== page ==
OTTAWA WILL GROW, SUPPLY POT FOR USE BY THE SICK: ROCK
Health Canada Will Select Official Supplier Soon
Allan Rock, the federal Minister of Health, says, "The day may come when marijuana is available on pharmacists' shelves."
OTTAWA - A government-controlled supply of marijuana will be grown and federal regulations governing medicinal use will be made into law within a year, according to Allan Rock, the Minister of Health.
"The day may come when marijuana is available on pharmacists' shelves," predicted Mr. Rock in an interview.
Health Canada will select an official marijuana supplier over the next month or two and the supply will be available depending on "how long after that it will take them to produce the first crop, dry it, cut it, and [laughs] ... roll it," he said.
While the department develops its supply, Mr. Rock has appealed to police to "use discretion" when dealing with people who supply marijuana to medical users.
Mr. Rock is also eager for a Cabinet discussion decriminalizing possession of small amounts of marijuana, he said.
But the debate must be launched by Anne McLellan, the Minister of Justice.
"There's no doubt that it's something she and I should talk about. And Cabinet would probably want to be involved in the decision. But we look to the Minister of Justice to take the lead in relation to the question of whether any offence should be added to the Contraventions Act," said Mr. Rock.
"I'd be happy to participate fully in a vigorous Cabinet discussion on that issue -- whenever she brings that to the table," he said.
The Contraventions Act is a federal statute that lists provincial and federal offences that are dealt with by tickets and fines, rather than criminal charges.
"Think of the difference between being charged with speeding, or being charged with dangerous driving," said Mr. Rock.
"The issue is should the possession of small amounts of marijuana be subject to a ticketable offence rather than criminal charges?
"We're watching an evolution here from complete prohibition," he said. "Maybe someday [recreational users] will be given a ticket."
A spokeswoman for Ms. McLellan has said the Justice Minister considers marijuana policy to be a matter of health policy.
"Having served for four years as the Attorney-General of Canada, I can tell you that is an issue for the Attorney-General of Canada and the Minister of Justice," said Mr. Rock.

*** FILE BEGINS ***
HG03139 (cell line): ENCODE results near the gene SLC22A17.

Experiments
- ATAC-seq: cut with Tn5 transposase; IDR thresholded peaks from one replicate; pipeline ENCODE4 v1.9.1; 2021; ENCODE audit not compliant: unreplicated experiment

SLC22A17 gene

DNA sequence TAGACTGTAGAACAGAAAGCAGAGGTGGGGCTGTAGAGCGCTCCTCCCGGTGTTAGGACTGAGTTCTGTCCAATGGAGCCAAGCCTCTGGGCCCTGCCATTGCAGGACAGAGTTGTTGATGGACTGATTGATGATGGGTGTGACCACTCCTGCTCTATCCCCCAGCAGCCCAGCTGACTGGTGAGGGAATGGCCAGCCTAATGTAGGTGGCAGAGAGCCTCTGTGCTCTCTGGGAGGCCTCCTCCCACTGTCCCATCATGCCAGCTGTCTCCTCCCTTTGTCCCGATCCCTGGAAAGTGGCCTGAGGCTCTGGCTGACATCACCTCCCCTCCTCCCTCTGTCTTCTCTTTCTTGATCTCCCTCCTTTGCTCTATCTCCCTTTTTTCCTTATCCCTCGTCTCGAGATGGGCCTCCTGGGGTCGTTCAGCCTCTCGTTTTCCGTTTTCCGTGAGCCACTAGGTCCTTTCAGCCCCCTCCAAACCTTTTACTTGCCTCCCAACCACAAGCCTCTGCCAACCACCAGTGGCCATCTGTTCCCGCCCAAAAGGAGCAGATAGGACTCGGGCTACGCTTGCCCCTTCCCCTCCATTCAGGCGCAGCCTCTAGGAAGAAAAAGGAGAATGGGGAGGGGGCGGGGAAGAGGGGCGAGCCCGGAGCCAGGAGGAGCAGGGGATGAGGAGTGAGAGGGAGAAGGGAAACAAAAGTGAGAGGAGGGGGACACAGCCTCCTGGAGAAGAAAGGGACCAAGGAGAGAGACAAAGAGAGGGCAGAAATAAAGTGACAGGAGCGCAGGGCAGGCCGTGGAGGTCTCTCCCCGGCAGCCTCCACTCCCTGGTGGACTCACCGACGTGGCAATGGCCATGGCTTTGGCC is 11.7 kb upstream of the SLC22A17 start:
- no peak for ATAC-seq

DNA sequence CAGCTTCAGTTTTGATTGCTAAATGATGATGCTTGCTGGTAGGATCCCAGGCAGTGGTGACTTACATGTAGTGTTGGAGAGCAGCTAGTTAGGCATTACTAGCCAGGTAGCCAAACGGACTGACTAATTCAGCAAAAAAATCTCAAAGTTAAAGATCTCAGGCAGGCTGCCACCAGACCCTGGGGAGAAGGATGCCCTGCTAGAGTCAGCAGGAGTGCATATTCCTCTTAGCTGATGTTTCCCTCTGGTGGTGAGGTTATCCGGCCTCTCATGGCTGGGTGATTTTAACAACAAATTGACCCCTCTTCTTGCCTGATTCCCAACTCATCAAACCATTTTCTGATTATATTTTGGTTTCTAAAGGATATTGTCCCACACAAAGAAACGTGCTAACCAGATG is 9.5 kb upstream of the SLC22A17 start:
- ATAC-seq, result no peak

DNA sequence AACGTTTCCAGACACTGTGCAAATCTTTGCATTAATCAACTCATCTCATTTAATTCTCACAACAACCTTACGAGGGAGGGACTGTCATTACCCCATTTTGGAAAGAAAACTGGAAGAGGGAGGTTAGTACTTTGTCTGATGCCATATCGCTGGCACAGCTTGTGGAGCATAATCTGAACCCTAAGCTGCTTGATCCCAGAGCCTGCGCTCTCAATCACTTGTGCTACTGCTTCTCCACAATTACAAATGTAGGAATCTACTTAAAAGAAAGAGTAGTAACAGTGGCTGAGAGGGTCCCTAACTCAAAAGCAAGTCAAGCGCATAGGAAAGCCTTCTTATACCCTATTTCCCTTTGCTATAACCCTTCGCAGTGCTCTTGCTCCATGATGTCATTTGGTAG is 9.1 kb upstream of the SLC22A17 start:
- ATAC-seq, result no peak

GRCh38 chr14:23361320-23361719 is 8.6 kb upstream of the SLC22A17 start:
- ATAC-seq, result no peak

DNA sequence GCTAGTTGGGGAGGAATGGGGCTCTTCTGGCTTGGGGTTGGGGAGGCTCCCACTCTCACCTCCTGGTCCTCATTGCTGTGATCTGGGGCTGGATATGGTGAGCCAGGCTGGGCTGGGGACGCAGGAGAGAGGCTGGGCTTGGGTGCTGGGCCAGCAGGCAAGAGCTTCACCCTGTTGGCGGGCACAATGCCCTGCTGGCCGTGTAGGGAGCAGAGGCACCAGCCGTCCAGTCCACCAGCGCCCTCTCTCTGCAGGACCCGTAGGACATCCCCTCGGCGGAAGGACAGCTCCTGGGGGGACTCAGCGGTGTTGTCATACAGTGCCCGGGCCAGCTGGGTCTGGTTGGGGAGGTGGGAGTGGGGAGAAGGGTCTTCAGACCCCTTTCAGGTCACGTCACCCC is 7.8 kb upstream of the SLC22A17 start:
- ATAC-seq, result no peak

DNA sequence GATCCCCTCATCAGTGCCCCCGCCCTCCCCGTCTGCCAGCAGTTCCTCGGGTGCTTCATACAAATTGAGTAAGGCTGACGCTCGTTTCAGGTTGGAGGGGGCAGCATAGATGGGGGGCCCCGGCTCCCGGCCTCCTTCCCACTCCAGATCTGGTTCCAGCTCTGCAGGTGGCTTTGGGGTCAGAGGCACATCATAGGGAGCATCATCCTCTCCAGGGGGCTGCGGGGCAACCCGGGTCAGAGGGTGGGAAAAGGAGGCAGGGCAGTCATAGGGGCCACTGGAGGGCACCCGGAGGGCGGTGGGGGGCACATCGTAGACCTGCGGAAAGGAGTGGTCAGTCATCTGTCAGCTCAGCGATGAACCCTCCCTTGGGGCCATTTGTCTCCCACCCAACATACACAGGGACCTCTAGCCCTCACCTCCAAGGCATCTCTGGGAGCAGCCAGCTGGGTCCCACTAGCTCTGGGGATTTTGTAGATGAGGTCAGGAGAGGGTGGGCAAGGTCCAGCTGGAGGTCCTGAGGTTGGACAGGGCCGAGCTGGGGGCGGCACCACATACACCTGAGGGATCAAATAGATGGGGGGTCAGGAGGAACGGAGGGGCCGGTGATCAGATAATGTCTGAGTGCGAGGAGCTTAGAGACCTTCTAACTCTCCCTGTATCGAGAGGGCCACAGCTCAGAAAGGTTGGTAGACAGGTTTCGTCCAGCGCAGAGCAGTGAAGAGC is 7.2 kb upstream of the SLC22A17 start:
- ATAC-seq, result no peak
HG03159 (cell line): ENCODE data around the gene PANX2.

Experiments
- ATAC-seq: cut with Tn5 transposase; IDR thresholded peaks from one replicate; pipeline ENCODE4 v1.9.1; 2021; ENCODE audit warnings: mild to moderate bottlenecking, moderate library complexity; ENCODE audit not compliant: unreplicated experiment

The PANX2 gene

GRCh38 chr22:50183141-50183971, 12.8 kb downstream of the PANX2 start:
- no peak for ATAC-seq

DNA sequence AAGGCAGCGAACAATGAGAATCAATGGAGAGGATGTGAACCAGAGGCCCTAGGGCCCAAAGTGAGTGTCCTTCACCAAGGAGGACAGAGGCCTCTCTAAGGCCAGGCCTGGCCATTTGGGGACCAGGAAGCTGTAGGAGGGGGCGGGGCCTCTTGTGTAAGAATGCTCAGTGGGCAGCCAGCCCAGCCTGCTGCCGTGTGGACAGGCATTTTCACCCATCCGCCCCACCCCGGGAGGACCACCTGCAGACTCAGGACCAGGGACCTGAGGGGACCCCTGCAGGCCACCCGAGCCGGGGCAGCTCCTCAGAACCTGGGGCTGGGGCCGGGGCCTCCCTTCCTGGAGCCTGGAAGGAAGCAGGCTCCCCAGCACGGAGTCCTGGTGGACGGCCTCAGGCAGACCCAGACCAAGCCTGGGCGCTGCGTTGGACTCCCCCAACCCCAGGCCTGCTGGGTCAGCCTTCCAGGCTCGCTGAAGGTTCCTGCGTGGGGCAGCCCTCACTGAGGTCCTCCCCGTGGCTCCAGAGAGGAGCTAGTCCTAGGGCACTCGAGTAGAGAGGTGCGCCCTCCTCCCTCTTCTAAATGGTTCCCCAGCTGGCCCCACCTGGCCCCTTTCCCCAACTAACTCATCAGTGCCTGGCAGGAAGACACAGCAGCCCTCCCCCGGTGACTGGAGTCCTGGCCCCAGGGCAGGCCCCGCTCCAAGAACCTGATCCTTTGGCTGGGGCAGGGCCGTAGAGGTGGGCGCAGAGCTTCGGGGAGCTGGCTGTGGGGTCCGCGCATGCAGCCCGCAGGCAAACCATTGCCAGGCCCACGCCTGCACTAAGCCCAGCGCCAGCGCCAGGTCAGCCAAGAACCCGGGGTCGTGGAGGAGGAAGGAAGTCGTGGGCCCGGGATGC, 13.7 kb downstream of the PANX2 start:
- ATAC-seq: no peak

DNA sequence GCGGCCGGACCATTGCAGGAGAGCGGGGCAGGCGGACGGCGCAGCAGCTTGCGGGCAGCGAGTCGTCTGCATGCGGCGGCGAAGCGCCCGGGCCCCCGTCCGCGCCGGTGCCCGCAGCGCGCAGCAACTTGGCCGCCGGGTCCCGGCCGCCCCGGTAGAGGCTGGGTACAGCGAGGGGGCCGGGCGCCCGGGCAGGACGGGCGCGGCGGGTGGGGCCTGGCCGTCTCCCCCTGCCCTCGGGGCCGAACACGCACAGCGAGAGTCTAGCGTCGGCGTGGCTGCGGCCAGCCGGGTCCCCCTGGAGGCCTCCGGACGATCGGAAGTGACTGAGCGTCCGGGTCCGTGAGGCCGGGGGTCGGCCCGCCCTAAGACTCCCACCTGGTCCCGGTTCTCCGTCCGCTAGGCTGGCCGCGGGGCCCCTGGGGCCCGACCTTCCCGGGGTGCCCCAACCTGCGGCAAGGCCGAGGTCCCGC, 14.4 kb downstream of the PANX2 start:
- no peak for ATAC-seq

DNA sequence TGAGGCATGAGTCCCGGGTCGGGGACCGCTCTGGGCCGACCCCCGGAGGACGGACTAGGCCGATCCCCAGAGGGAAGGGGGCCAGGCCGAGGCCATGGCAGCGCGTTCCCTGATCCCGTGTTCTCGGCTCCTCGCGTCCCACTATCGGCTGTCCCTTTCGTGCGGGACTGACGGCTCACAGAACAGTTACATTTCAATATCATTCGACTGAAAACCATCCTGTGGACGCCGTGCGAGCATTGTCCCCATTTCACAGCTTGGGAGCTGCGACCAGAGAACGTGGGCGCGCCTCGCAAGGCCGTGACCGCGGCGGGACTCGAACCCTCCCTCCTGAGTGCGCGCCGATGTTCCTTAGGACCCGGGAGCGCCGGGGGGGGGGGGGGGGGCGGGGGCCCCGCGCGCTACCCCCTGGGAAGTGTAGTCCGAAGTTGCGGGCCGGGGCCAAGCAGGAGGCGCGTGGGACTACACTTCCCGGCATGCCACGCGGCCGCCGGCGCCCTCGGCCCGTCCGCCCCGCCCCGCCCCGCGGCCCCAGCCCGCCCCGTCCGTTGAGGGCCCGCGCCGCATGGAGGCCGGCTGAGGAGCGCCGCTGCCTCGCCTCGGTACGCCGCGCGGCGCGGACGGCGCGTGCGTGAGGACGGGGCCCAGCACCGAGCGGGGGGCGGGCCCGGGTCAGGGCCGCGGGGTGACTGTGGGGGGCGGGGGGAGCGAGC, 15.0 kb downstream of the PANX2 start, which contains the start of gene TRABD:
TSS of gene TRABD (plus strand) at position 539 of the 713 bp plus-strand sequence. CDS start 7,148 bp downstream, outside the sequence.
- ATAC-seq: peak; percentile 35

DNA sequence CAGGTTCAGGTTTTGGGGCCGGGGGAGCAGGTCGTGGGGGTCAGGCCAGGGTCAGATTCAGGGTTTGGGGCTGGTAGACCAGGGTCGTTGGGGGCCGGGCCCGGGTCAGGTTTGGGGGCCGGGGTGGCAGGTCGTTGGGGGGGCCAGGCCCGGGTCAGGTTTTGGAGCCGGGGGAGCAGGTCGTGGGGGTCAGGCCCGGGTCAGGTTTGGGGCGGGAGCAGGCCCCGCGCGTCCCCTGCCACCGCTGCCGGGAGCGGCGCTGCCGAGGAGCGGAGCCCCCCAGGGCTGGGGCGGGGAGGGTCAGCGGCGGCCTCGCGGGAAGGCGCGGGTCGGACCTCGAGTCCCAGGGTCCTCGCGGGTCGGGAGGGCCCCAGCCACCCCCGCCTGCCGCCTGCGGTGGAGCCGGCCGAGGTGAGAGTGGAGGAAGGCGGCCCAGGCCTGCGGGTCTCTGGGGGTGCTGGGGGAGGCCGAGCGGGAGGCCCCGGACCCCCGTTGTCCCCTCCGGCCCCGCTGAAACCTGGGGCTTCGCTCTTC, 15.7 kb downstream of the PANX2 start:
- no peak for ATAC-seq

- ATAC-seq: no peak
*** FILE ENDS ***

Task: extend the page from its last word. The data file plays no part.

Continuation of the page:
To date, Mr. Rock has granted 72 exemptions to patients suffering from AIDS, cancer, epilepsy, and other conditions doctors believe can be helped by the drug.
But the Ontario Court of Appeal has ruled that without formal rules, the process is too arbitrary, secretive, and allows Mr. Rock too much discretion.
"What the court said to us is we shouldn't innovate. We shouldn't just play it by ear ... Carve it into law so everybody knows where they stand," he said.
"At this time next year, there will be a set of regulations on the shelf that will spell out who is allowed to apply for medical marijuana, how the application is made, what the requirements are, what the criteria are that the minister must take into account in deciding, how and within what period of time the minister will communicate a decision," he said.
"And within a year, if you are granted an exemption for medical marijuana, you will be able to collect it from Health Canada. It will be clear, consistent quality," Mr. Rock said.
"And by this time next year, clinical trials will be within full swing and we will be accumulating scientific evidence about the comparative medical implications of smoking marijuana for the alleviation of symptoms in the alleviation of chronic and other diseases."
Mr. Rock said that no patient whose application showed they could benefit from marijuana has been rejected.
"Not so much rejected, but some people's applications were not complete. We had a lot of one-page letters from people saying, 'Please send me dope.' Those did not make the cut," he said.
"Will the day ever come when it's available on pharmacists' shelves?" asked Mr. Rock. "Marinol, a pill form of THC, is already available on druggists' shelves. So the day may come," he said.
"I think these are all mechanical consequences that follow from a basic decision: Are you going to let someone in pain have access to a drug they think will alleviate it?" he asked. "Yes, we've decided that."
"There was never a good answer as to why it wasn't medically available," added Mr. Rock.
"My mother was on morphine for a month before she died, and yet morphine is considered a prohibited drug. It's criminalized, people traffic in it and go to jail, and yet the doctor prescribed it and we had it in the room. She died at home, and we had it in the house."